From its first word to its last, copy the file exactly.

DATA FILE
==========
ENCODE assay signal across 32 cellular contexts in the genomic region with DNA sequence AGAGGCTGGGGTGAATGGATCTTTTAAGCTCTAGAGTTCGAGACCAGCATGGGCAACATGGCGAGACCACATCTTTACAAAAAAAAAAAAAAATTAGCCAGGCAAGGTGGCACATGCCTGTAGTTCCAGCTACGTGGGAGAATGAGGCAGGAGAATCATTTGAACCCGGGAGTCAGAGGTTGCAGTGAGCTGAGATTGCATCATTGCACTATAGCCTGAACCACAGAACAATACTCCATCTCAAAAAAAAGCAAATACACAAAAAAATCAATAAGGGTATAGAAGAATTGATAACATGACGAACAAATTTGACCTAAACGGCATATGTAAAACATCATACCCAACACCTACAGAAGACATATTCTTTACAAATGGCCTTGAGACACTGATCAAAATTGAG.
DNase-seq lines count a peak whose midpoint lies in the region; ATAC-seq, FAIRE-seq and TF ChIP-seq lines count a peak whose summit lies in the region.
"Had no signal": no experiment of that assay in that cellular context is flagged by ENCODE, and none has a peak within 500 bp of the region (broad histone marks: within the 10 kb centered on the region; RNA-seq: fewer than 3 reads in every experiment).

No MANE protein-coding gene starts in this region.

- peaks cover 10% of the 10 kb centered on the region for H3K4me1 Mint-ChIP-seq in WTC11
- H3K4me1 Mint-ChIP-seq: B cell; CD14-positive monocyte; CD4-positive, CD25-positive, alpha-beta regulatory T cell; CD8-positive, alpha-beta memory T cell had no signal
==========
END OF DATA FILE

ENCODE assay signal across 32 cellular contexts in the genomic region with DNA sequence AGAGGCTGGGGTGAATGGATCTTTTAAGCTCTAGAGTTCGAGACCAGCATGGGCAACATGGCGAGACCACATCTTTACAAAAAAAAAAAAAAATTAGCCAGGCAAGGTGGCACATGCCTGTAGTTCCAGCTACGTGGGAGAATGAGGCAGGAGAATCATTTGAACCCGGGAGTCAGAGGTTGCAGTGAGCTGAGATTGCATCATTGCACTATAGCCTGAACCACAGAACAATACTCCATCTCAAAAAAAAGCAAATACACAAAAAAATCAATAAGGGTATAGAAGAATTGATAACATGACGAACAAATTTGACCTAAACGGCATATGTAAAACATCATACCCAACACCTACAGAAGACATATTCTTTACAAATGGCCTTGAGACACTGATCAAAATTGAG.
DNase-seq lines count a peak whose midpoint lies in the region; ATAC-seq, FAIRE-seq and TF ChIP-seq lines count a peak whose summit lies in the region.
"Had no signal": no experiment of that assay in that cellular context is flagged by ENCODE, and none has a peak within 500 bp of the region (broad histone marks: within the 10 kb centered on the region; RNA-seq: fewer than 3 reads in every experiment).

No MANE protein-coding gene starts in this region.

- peaks cover 10% of the 10 kb centered on the region for H3K4me1 Mint-ChIP-seq in WTC11
- H3K4me1 Mint-ChIP-seq: B cell; CD14-positive monocyte; CD4-positive, CD25-positive, alpha-beta regulatory T cell; CD8-positive, alpha-beta memory T cell had no signal